Amrita Sher-Gil: A Savant’s Stroke

Ovi Doke

Amrita Sher-Gil, the 20th century artist was born to a Hungarian mother and an Indian father in Budapest. She spent the early years of her life in Hungary but due to financial problems, they had to move to Shimla. Her mother Marie Antoinette Gottesmann was an opera singer which made music a part of Sher-Gil’s life, long before she was even born. In Shimla, the artist and her sister, Indira were trained to play instruments like the piano and violin, and soon following their mother’s footsteps, they started performing concerts.

Her father, Umrao Singh Sher-Gil Majithia who was an aristocrat and a scholar in Sanskrit and Persian had a keen interest in modern photography, but Sher-Gil decided to pick up the paintbrush. Her mother who wanted to foresee her daughter as a successful painter decided to help her get more exposure. So, at the age of sixteen, she took Amrita to Paris to refine her strokes.

Sher-Gil got selected into the Académie de la Grande Chaumière and later into École des Beaux-Arts. Despite getting a formal education in arts, painting was something that came to her naturally. “Although I studied, I have never been taught painting. Because I possess in my psychological makeup, a peculiarity that resents any outside interference…,” she wrote in an article in 1936 for The Hindu.

Her paintings took after a post-impressionist style. At 19 years old, her oil painting Young Girls, paved her way into the Grand Salon of Paris making her the youngest and the only Asian member to be awarded with a gold medal. Young Girls depicts a meeting between her sister and a bare-chested lady.

Young Girls

The pioneer of Modern Indian Art often worked on the subject of female relationships. In 1933, her piece, Professional Model paraded a contrast in the name and its visuals as it seemed to symbolise hopelessness and dissatisfaction in a woman hunched in shadow, though the painting’s title suggests a polished and sophisticated woman.

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Professional Model

In the same year, she painted Sleep, evincing female sensuality. In spite of making many erotic paintings, she didn’t believe that art was the medium to channelise one’s sexuality. In a letter to her mother, excerpted in Yashodhara Dalmia’s biography, Amrita says “… I believe that it is impossible to fully transform one’s sexual desires into art, to idealize and tranquil it through art for a whole lifetime this is only a stupid superstition of the feeble brain…”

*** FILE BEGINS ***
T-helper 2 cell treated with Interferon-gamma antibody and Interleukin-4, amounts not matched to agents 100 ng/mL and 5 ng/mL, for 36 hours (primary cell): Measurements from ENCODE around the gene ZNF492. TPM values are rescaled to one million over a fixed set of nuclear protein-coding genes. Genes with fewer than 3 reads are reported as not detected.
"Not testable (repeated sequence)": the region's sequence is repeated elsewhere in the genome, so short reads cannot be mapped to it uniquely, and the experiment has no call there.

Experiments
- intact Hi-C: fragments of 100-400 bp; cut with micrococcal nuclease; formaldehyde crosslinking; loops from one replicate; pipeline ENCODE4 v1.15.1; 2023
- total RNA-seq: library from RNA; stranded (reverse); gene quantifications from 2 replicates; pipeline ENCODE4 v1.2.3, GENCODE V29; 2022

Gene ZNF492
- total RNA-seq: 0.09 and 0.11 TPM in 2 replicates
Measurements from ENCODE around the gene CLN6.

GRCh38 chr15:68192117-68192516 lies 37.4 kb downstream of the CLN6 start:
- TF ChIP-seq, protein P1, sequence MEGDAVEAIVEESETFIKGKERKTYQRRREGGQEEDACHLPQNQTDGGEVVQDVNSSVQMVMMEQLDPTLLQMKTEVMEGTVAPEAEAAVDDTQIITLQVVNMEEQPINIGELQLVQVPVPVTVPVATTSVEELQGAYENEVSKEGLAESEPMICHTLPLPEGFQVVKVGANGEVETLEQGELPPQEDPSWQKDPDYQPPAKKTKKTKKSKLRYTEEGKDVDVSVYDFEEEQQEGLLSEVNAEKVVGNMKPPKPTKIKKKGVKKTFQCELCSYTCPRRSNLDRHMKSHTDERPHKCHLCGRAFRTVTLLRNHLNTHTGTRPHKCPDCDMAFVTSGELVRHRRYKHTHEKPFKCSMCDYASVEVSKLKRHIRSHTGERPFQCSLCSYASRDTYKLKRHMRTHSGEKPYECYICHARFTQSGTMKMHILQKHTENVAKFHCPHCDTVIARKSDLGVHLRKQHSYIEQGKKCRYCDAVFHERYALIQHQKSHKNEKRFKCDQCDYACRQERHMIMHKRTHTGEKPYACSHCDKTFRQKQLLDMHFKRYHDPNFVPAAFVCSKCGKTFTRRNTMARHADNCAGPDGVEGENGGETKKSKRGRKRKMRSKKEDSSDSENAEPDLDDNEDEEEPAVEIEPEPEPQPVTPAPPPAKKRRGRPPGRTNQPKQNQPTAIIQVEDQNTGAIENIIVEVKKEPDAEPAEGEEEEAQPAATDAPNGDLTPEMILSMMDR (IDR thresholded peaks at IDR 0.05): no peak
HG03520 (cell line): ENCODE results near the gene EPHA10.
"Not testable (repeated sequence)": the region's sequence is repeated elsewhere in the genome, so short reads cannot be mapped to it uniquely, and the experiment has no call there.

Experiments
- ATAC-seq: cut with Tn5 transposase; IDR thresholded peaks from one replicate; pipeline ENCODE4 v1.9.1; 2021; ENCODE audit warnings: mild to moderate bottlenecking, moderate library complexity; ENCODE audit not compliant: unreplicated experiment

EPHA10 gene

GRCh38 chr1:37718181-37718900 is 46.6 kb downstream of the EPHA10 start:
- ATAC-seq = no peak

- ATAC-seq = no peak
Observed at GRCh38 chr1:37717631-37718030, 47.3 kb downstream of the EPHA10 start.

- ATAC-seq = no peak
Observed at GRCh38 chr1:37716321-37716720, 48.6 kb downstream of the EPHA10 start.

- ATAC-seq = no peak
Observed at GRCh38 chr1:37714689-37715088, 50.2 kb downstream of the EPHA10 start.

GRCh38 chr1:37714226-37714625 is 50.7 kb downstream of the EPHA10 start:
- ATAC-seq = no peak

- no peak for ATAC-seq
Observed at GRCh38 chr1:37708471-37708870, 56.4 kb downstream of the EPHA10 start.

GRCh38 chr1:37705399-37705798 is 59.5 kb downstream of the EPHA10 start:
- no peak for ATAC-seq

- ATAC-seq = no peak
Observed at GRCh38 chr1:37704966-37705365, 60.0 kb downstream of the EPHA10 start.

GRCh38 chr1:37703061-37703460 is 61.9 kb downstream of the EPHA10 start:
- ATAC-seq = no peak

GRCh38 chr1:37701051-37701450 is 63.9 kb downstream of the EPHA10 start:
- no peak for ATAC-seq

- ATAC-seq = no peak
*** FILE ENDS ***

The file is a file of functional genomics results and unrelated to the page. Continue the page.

She became her own muse in 19 self-portraits, trying to find herself. In 1934, her Self-Portrait as Tahitian, inspired by Paul Gauguin’s Tahitian women, evokes her struggle in accepting her mixed racial identity and femininity in the art world which was dominated by white men. Later, when she returned to India, she didn’t just discover India, she rediscovered herself. She penned, “Modern art has led me to the comprehension and appreciation of Indian painting and sculpture.”

Tahitian - Amrita Sher-Gil

Her shift to India turned over a new life for her art as she began illustrating the daily lives of rural Indian women. Her intoxicating palette integrated the Indian subjects with the Western art style and she metamorphosed into an interpreter of the destitute and the distressed. Her figures reflected emotions, conquering the essence of Indian soil. “Europe belongs to Picasso, Matisse and Braque. India belongs only to me!”

Amrita Sher-Gil
Amrita Sher-Gil

1937 brought her a Gold Medal in the 46th Annual Exhibition at the Bombay Art Society. A few of her later works include Red Brick HouseHill SceneTwo Girls and Woman Resting on Charpoy among others. While juggling with identity and sexuality, Sher-Gil didn’t fail in summoning feminism in her art. The Indian Frida Kahlo breathed her last at the young age of 28, leaving her last, unnamed painting incomplete.